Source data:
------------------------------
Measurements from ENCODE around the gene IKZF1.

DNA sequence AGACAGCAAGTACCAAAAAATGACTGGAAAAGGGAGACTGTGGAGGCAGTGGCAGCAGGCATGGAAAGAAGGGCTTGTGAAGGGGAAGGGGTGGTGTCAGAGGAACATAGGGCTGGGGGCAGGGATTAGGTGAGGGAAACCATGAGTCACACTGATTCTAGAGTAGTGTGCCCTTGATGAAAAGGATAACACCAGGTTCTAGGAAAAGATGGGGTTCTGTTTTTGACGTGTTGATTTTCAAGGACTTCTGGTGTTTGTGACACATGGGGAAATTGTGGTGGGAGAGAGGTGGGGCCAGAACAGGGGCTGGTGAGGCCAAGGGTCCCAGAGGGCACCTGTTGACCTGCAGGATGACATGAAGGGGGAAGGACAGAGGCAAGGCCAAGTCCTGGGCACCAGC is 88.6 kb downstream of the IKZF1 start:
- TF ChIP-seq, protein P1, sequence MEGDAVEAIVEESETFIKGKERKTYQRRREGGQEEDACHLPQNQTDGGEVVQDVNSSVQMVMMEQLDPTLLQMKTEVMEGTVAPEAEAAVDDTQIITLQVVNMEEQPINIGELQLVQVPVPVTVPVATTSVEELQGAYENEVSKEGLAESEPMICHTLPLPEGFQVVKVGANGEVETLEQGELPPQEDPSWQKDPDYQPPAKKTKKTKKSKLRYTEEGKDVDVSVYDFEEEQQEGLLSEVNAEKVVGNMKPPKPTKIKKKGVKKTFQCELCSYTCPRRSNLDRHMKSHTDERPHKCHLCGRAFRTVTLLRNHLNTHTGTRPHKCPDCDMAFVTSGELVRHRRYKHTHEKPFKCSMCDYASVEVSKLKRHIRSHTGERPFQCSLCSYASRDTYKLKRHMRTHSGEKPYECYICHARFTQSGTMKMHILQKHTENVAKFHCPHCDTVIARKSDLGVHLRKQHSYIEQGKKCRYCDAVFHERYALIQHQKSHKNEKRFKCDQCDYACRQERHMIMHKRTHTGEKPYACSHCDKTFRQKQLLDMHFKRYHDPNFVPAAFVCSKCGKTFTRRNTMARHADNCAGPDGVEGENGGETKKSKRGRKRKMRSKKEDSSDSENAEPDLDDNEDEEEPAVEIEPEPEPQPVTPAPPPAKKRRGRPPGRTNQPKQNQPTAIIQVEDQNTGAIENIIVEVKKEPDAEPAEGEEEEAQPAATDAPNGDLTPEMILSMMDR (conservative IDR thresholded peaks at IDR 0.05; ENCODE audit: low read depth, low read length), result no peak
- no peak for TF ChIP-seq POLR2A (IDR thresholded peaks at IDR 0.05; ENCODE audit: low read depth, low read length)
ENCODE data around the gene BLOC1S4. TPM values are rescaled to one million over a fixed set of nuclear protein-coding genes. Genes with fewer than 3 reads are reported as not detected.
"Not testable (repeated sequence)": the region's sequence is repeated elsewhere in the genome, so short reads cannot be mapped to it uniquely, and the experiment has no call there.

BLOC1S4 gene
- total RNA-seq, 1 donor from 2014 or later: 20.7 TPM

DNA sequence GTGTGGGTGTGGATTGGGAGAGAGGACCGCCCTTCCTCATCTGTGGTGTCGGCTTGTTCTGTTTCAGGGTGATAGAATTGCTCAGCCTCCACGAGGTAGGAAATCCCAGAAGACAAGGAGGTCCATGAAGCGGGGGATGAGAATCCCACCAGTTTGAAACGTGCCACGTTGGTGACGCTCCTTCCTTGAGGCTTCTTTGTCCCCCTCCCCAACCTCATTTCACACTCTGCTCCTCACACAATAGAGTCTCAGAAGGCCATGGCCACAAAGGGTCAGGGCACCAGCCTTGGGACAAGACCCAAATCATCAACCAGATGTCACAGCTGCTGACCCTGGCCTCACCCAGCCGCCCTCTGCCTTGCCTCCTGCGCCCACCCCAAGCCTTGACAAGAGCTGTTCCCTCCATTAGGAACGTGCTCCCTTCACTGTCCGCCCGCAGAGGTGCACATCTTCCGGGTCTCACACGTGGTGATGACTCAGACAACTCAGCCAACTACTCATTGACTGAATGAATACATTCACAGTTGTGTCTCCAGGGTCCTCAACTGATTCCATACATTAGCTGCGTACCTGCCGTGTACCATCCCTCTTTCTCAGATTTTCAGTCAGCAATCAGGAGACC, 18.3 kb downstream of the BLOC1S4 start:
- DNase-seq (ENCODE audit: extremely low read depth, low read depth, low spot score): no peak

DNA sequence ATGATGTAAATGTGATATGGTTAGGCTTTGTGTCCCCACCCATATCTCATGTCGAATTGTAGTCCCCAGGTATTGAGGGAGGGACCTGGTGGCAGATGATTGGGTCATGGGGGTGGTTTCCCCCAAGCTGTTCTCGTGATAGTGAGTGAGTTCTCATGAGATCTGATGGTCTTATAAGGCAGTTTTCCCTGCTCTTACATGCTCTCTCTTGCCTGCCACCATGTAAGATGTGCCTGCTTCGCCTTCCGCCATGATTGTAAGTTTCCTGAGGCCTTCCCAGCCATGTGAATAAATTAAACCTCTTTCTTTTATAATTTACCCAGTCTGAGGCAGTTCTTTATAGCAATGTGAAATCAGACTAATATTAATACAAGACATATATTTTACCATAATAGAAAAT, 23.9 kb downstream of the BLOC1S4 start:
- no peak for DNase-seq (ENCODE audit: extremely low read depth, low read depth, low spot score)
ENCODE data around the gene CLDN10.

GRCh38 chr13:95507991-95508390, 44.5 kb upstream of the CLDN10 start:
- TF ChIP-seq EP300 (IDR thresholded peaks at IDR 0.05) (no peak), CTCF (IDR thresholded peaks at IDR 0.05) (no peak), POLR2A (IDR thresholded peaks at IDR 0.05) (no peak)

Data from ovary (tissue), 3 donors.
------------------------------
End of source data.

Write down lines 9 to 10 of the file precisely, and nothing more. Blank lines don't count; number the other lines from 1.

DNA sequence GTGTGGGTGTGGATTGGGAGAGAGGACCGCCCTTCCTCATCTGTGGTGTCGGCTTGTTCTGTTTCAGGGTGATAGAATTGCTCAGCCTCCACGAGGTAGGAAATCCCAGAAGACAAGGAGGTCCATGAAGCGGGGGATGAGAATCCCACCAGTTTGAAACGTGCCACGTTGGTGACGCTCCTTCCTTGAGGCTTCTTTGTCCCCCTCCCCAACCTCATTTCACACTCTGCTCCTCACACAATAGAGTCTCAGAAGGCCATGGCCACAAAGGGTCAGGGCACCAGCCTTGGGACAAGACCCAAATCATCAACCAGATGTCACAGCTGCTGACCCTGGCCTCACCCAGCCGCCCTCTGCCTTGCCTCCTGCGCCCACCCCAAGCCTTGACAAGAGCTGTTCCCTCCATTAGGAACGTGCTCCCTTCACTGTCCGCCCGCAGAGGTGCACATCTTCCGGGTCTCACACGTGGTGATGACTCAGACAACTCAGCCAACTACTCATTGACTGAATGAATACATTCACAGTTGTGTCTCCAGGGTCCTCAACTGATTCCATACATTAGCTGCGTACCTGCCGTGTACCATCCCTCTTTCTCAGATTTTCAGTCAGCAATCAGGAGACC, 18.3 kb downstream of the BLOC1S4 start:
- DNase-seq (ENCODE audit: extremely low read depth, low read depth, low spot score): no peak